Super-specialisation in cricket

Cricket has always been a reasonably specialised sport. You are either a batsman or a bowler or a wicketkeeper or an all-rounder. If you’re a bowler, you’re classified based on your bowling arm and the speed at which you bowl and the spin you impart the ball (last two are not independent). If you’re a batsman you’re classified based on your batting stance and whether you’re an opener or a middle-order batsman.

In Test cricket, there’s further specialisation if you’re a middle-order batsman. You have specialist Number Threes, like Rahul Dravid or Ricky Ponting. You have specialist Number Fours, like Sachin Tendulkar or Younis Khan. Five and six are fungible, but a required ability for both these positions is the ability to bat with the tail.

In One Day cricket, too, there’s some degree of specialisation within the middle order but it’s not to the same extent as in Test Cricket. In One Day cricket, batting orders are more flexible and situation-based. You do have specialist threes (Dravid and Ponting again come to mind) and sixes (usually hitters) but the super-specialisation is not as much as in Test Cricket.

A logical extension of this would be that in T20 cricket, which is played over an even shorter duration and where batting orders are even more flexible, you don’t need even as much of specialisation as in ODIs. However, Siddharth Monga argues in this piece that this lack of specialisation is why India isn’t doing as well as it could in T20s (having just lost the home series to South Africa).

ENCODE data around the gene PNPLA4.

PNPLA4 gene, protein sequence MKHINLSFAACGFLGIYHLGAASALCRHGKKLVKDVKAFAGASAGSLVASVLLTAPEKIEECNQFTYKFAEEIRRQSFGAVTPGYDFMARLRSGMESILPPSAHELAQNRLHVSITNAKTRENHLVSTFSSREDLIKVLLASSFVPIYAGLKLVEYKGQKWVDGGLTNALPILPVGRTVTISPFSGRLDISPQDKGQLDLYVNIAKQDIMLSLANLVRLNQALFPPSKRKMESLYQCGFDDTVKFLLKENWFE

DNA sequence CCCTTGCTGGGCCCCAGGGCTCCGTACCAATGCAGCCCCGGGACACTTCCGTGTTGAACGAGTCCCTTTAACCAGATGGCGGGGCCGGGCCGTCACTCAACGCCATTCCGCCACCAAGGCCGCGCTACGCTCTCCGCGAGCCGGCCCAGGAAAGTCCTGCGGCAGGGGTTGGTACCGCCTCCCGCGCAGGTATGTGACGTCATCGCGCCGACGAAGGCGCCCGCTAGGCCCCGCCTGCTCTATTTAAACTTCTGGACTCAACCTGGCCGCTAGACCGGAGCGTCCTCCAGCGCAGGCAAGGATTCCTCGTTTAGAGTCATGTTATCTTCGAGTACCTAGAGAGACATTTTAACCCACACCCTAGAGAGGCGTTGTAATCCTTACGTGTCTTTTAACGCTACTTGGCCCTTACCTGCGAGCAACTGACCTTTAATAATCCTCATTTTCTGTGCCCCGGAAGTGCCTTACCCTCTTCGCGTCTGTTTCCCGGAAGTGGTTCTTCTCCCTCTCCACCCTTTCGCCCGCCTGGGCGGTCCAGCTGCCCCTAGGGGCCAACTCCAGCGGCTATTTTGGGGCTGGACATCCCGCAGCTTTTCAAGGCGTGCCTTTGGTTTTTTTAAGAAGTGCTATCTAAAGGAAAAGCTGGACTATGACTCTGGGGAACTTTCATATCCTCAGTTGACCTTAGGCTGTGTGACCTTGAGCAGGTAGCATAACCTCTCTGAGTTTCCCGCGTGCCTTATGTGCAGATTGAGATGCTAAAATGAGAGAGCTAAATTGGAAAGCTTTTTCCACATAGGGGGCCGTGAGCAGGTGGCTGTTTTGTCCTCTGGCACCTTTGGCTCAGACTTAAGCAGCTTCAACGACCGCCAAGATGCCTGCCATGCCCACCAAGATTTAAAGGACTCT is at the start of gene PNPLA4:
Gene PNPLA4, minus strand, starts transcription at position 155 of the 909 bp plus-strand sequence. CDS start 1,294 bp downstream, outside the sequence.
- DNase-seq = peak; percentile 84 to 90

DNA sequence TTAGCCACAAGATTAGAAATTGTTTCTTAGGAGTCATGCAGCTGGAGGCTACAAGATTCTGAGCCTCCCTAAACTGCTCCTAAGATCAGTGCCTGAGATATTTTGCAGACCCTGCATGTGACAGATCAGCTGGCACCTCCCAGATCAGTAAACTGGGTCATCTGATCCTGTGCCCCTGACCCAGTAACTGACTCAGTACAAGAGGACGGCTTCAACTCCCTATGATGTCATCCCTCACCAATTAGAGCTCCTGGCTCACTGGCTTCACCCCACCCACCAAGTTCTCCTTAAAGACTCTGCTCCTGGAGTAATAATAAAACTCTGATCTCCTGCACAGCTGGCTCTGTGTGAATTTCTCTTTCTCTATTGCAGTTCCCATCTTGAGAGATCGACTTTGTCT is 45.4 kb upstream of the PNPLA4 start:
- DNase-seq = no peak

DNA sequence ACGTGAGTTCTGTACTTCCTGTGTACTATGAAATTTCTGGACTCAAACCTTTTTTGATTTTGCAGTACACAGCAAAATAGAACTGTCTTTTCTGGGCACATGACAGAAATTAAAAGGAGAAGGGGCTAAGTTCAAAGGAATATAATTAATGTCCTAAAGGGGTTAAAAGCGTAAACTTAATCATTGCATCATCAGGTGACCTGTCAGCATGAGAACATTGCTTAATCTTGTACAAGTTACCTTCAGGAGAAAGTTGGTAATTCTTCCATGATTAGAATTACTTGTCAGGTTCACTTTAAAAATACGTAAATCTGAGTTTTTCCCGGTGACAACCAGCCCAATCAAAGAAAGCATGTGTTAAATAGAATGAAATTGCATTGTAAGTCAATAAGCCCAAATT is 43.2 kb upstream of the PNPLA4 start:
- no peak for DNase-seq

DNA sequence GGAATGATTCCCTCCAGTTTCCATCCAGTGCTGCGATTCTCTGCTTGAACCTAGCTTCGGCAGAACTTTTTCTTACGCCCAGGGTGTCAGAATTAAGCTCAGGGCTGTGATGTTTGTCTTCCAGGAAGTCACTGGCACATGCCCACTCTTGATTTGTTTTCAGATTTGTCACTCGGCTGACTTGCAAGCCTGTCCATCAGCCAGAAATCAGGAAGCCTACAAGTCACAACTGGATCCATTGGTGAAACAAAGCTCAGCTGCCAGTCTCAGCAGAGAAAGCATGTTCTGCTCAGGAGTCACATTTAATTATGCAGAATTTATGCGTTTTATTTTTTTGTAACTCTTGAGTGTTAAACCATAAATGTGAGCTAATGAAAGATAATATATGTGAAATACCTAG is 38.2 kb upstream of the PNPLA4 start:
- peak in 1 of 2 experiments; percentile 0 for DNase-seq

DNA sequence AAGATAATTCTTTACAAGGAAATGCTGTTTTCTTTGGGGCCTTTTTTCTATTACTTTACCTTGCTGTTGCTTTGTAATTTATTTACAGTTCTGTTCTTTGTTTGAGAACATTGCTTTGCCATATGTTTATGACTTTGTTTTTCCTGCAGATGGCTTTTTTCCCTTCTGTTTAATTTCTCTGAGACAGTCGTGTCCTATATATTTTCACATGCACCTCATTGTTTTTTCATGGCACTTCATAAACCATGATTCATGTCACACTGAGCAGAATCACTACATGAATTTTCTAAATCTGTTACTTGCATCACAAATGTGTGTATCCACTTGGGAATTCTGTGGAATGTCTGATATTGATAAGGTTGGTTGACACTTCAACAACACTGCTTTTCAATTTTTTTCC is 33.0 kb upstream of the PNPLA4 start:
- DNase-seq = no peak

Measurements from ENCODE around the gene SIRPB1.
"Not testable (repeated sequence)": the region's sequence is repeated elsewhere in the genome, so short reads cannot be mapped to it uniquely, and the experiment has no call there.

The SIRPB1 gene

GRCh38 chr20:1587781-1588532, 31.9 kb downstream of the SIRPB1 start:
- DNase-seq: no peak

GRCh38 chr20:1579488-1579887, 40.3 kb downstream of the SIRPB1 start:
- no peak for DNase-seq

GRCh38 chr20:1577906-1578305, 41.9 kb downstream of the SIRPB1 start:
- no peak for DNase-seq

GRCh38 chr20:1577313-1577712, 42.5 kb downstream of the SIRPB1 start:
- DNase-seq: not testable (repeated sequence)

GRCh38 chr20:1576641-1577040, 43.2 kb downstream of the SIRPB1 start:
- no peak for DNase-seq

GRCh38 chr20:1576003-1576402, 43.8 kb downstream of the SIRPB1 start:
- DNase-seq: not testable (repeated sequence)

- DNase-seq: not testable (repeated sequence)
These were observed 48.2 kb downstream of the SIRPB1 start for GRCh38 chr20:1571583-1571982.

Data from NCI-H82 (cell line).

In other words, what Monga is arguing is that Kohli, Raina and Sharma are all similar batsmen and effectively Number Threes for their IPL franchises, and when they are arranged 2-4 or 3-5 in the Indian national team, two of them are effectively batting out of position.

It would be interesting if Monga is indeed right and that T20s require a higher degree of specialisation than ODIs. It is also interesting that India’s number 6, MS Dhoni, bats like a typical number 5 in T20s, accumulating for a while before going bonkers. Maybe T20 will end up as a much more specialised sport than Tests? That would be interesting to watch.

One thought on “Super-specialisation in cricket”

  1. Brad Hodge, generally an opener or 3 in odi’s, played lower down the order for rajasthan royals, because he could play fast bowling better. Maybe positions in batting order can be assigned based on expertise in facing a kind of bowling.

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